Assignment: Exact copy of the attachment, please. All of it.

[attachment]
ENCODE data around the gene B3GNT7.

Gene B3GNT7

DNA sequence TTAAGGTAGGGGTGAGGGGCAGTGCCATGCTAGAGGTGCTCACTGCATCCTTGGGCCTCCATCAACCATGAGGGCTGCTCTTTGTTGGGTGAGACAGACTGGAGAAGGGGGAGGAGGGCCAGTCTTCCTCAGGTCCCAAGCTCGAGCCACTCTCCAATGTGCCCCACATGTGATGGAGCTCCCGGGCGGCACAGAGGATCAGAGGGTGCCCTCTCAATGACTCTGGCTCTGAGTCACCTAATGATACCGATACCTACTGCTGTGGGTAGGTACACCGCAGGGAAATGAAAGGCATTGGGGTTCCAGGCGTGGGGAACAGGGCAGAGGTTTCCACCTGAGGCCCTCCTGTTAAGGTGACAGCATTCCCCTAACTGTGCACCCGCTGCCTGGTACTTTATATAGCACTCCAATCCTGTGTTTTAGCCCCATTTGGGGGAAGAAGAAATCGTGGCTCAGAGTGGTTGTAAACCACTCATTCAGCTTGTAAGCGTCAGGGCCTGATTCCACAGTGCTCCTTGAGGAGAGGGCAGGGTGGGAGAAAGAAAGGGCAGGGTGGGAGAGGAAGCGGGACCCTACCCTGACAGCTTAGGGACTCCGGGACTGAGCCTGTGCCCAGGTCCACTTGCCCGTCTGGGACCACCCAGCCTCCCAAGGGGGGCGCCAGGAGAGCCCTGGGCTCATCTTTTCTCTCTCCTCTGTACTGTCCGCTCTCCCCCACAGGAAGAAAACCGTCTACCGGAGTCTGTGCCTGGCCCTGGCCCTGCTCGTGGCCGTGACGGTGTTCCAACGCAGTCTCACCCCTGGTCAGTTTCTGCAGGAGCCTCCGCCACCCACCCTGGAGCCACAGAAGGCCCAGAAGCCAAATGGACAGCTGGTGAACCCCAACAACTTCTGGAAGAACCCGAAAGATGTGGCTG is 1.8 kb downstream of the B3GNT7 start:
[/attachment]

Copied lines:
ENCODE data around the gene B3GNT7.

Gene B3GNT7

DNA sequence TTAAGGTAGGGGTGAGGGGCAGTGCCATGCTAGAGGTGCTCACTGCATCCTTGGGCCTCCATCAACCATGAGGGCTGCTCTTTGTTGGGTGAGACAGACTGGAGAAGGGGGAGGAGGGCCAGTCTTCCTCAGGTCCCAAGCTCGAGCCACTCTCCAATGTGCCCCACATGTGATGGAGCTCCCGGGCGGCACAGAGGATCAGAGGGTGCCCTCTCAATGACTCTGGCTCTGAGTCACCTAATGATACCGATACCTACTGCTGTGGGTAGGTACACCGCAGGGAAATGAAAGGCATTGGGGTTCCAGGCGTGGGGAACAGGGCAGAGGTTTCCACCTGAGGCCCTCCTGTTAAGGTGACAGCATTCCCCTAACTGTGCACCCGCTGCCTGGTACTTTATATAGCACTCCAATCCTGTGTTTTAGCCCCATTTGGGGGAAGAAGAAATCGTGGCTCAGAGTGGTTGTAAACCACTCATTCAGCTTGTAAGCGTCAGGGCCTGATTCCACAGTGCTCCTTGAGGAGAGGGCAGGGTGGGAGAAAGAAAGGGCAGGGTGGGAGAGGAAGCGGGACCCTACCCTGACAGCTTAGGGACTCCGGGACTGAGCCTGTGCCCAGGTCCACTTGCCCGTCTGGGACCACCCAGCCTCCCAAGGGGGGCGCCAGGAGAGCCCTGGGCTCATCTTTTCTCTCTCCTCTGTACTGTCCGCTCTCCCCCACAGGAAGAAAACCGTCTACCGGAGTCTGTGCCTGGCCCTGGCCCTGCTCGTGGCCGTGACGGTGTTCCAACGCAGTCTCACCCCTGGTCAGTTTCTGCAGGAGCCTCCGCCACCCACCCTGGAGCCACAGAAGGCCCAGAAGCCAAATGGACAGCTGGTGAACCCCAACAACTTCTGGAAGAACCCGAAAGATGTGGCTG is 1.8 kb downstream of the B3GNT7 start: